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Posts Tagged ‘Colin Blakely’

Never a sniff of Tiptoes, as it turned out. Hey ho. It has been a pleasant five or six years with Lovefilm, though, and it would be remiss of me to be too harsh on the service for its persistent failure to provide one particular probably-dreadful dwarf-themed Matthew McConnaughey rom-com. To the end, the mechanics of how the company decided what discs it was going to send me remained obscure – was it ever anything more than a form of eeny-meeny-miney-mo? I expect I shall never know. It’s hard to discern any particular significance to the final disc that was sent to me, fine and welcome though it is: Billy Wilder’s 1970 film The Private Life of Sherlock Holmes.

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As is fairly well-known in interested circles, the version of this film which is generally available includes only a portion of Wilder’s original ideas for it – the initial intention was to make almost an anthology, with four linked stories casting Baker Street’s most famous residents in a different light. Two of the stories were removed at the insistence of the studio (what remains of them are available as additional material), meaning that what remains is a little curious in its structure, to say the least.

The film, naturally, concerns various exploits of Sherlock Holmes (Robert Stephens) and his faithful amanuensis Dr Watson (Colin Blakely). Initially we find them between cases, with Holmes contending with the depression inactivity always brings on in him, and Watson trying to dissuade him from his cocaine habit. Then they are invited to the ballet, where the prima ballerina has a rather eye-opening proposition to make to Holmes. His delicate attempts to evade the entanglement which she has in mind end up seriously annoying Watson. Almost wholly played for laughs, this is indeed a very funny segment, although rather politically incorrect by modern standards (there are many jokes about gay ballet dancers). Plus, it poses the question at the centre of the film: what kind of personal life does Sherlock Holmes have? Is he even capable of an emotional involvement with a woman?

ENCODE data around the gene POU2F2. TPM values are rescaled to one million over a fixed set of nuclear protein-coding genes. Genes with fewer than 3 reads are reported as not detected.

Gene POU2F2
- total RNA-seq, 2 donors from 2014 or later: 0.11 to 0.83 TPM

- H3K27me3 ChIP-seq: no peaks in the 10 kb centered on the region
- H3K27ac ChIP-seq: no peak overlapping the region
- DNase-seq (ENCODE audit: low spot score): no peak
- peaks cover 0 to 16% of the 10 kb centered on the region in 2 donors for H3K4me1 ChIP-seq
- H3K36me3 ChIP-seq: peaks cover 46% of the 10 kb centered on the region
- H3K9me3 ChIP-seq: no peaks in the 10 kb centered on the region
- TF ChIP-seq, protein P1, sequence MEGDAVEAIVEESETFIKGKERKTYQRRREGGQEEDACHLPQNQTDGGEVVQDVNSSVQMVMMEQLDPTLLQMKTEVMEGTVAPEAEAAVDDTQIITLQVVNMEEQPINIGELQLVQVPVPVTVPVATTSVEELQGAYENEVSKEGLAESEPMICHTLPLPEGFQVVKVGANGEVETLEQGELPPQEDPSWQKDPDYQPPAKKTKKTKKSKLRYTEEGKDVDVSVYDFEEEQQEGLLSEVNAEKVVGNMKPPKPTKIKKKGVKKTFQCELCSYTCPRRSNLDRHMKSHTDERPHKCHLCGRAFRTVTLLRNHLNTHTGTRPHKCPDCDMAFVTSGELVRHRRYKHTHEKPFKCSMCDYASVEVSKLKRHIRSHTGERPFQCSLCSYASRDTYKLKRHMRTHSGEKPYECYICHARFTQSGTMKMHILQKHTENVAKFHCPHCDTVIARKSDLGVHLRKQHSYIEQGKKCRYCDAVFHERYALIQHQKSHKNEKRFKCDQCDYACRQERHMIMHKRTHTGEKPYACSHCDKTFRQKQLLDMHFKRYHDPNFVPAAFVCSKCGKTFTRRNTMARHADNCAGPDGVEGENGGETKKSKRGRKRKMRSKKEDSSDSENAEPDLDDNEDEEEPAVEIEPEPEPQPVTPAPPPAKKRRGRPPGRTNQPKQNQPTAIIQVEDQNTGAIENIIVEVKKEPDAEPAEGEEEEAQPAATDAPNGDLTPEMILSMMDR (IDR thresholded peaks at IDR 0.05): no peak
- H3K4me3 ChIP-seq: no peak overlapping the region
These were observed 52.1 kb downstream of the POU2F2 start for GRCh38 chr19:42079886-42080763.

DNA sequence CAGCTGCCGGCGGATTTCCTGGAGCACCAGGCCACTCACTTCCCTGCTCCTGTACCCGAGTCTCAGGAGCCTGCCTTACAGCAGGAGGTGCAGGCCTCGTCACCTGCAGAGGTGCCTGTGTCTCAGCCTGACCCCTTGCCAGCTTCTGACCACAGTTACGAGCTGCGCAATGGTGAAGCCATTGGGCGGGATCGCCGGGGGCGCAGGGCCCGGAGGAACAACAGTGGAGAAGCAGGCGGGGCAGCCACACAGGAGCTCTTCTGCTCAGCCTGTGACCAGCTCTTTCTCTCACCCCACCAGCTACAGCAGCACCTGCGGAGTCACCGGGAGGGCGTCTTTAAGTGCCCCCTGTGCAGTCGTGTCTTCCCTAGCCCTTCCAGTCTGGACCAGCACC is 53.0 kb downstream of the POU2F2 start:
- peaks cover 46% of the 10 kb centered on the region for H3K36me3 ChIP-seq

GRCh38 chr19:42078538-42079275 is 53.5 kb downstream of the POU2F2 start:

This is developed in the rest of the film, all of which concerns a single, rather peculiar case which Holmes finds himself involved in, albeit unwillingly to begin with. A young woman (Genevieve Page) is delivered to 221B Baker Street late one night, having been fished out of the Thames. The only real clue is that she has Holmes’ address on a scrap of card in her hand.

It transpires that she is Gabrielle Valladon, a Belgium woman whose engineer husband has gone missing somewhere in Britain. Initially reluctant, Holmes finds the case has enough unusual features to pique his interest, the trail taking them to the Diogenes Club and his brother Mycroft (Christopher Lee), and then on to the shores of Loch Ness, while also including a mysterious party of Trappist monks, bleached canaries, the Book of Jonah, and, if not a midget submarine, then certainly a submarine for midgets…